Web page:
Property owners develop land for residences, as entertainment or shopping venues, or for nonprofit activities such as charity, education and worship. Buildings and other infrastructure on properties periodically need improvements, upgrades or replacements. The details of these projects fall to owner representatives, who may also hold the title of contract or project manager. The job description of these professionals detail the education, skills and training necessary to see owners’ needs and visions to fruition.

What Does an Owner Representative Do?

Owner representatives oversee construction and other projects on behalf of the owner or developer. As such, the representative relieves the owner of having to wrestle with the details involved in a project’s life cycle. This occurs by entering into agreements, procuring the materials and human resources, managing those involved and ensuring the successful completion of the project.

Owner Representative Job Description for Resume — Responsibilities

  • Prepare estimates of costs and budget for project
  • Establish the schedule for performance and completion of stages and overall project
  • Oversee design of project
  • Prepare agreements with contractors or subcontractors, suppliers, equipment providers, engineers and architects
  • Acquire or assist in acquisition of licenses and permits for work
  • Enter into or authorize change orders and other amendments to contract
  • Determine appropriate or necessary construction processes
  • Monitor weather conditions, availability of personnel or materials, and events which may disrupt project activities or cause delays in completion
  • Select and assign laborers to particular tasks
  • Arrange for or supervise painting, plumbing, electrical or other work
  • Inspect and approve work at various stages
  • Authorize payments or release of construction funds
  • Report progress of work to owner

Owner Representative Essential Skills

Analytical. Analytical skills help owner representatives plan projects, budgets and timetables and solve problems such as weather-caused delays and work defects. Construction management requires the ability to understand the effect of the costs of supplies and equipment on budgeting and specifications for the project.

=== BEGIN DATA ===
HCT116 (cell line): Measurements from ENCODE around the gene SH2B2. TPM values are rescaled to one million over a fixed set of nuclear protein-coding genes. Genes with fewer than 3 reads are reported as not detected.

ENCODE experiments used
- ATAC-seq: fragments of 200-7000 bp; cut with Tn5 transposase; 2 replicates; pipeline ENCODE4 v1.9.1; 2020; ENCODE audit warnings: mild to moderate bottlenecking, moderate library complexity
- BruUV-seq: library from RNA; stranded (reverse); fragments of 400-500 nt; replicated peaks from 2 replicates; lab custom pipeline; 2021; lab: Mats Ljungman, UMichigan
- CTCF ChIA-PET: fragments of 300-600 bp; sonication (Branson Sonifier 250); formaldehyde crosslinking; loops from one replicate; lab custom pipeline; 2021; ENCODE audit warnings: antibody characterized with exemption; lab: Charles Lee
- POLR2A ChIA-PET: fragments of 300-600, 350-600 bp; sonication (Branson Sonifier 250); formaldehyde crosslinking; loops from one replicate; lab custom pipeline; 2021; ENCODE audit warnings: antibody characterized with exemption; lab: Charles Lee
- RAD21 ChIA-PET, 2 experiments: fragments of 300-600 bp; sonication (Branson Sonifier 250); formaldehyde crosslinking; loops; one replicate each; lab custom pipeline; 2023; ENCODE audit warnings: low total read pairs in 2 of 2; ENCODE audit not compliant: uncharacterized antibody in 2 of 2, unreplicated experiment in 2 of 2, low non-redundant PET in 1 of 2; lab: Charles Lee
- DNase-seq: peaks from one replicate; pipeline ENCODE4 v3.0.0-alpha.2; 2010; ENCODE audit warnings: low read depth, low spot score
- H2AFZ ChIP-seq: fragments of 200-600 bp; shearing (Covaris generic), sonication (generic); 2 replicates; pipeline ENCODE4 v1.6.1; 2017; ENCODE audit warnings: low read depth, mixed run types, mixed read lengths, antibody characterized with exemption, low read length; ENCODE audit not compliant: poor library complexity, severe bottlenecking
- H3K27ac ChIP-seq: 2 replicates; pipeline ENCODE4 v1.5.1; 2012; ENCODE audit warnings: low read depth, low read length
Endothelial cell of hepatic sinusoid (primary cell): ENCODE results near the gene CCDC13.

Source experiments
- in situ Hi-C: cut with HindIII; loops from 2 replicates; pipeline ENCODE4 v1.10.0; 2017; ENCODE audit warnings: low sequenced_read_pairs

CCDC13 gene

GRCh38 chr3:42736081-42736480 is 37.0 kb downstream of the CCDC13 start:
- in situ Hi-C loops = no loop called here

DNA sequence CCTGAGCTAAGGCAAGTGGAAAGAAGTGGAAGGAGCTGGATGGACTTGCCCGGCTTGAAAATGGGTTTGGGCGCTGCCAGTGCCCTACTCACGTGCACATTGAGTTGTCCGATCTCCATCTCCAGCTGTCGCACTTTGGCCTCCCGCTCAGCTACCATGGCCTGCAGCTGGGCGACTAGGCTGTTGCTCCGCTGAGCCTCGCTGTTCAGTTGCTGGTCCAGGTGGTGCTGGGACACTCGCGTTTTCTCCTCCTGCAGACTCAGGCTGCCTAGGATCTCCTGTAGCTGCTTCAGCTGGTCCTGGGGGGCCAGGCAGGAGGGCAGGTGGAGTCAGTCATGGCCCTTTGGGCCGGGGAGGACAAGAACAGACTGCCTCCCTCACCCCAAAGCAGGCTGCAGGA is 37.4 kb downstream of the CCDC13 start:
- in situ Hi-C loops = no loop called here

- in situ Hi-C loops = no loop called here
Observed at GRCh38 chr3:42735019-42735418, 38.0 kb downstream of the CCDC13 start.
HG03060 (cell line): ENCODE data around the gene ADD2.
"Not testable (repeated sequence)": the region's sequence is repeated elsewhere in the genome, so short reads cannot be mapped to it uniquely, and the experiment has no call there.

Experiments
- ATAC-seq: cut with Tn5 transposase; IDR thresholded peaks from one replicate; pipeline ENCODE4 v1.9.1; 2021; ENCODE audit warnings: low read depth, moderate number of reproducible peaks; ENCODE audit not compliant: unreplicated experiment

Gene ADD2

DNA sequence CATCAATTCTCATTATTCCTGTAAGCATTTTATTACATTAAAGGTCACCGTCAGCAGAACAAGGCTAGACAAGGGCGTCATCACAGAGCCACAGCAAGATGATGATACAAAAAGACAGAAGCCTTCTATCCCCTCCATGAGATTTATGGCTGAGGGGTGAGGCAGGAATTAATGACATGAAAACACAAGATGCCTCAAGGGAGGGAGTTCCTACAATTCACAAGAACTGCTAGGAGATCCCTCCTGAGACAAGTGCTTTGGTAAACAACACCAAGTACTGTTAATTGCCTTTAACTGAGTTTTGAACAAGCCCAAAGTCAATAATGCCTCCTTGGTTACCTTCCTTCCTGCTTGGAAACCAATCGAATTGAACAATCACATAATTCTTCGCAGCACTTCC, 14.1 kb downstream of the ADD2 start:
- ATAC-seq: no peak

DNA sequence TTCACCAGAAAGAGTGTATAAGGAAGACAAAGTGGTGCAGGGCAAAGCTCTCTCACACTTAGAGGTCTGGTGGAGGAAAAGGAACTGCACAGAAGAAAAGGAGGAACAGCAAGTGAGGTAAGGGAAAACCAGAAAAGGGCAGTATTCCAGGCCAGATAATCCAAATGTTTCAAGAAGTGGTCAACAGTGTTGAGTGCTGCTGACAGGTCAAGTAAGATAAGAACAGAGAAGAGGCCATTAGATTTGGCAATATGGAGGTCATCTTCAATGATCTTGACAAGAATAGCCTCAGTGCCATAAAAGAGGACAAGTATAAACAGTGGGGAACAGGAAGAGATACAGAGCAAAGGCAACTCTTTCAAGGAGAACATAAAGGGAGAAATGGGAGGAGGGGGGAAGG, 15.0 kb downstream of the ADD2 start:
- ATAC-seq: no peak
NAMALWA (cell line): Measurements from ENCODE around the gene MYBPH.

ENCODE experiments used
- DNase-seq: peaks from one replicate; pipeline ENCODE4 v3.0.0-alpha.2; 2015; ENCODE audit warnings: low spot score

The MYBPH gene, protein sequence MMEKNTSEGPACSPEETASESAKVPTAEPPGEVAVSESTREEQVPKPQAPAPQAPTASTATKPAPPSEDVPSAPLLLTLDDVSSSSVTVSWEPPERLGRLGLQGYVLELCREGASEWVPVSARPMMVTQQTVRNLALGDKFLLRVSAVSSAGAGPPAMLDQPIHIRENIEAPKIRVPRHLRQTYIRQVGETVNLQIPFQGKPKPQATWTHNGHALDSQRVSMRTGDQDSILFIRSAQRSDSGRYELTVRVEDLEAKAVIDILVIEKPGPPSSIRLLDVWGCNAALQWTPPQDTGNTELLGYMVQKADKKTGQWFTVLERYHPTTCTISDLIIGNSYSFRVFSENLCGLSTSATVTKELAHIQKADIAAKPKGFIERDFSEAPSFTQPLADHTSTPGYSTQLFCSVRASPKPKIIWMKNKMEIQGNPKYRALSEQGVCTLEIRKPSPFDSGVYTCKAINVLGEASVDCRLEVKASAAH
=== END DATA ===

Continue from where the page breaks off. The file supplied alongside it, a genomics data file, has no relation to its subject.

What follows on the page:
Decision Making. Owner representatives must have skills in deciding to whom bids are awarded or with whom design, engineering and other workers the owner will otherwise contract. Other decisions consist of approving work, changes in work to be performed and hiring workers. Representatives on many occasions may face emergencies or unforeseen events requiring quick decisions.

Interpersonal. Various stakeholders, such as regulators, governmental inspectors, the owner, architects, engineers and the public, interact with owner representatives on projects. The representative should display the ability address concerns and questions in a respectful manner and resolve disputes arising between or among those participating in or interested in a project.

Leadership. The job description of an owner representative includes oversight of the project and those who perform in it. Leadership skills include the ability to instruct, offer insights to and delegate tasks to project workers and suppliers.

Technical. Owner representatives need a technical vocabulary and show a grasp of terms of art used in architectural, engineering and technology professions. This helps the representative understand issues such as feasibility of a project and materials or space needed to accomplish the project and relay those to the owner in an understandable manner.

Time Management. Projects have deadlines and work must be scheduled in an orderly fashion with significant consideration of those deadlines. Owner representatives should understand that certain stages must be completed before others are started. This means, for instance, that a foundation must be prepared before framing.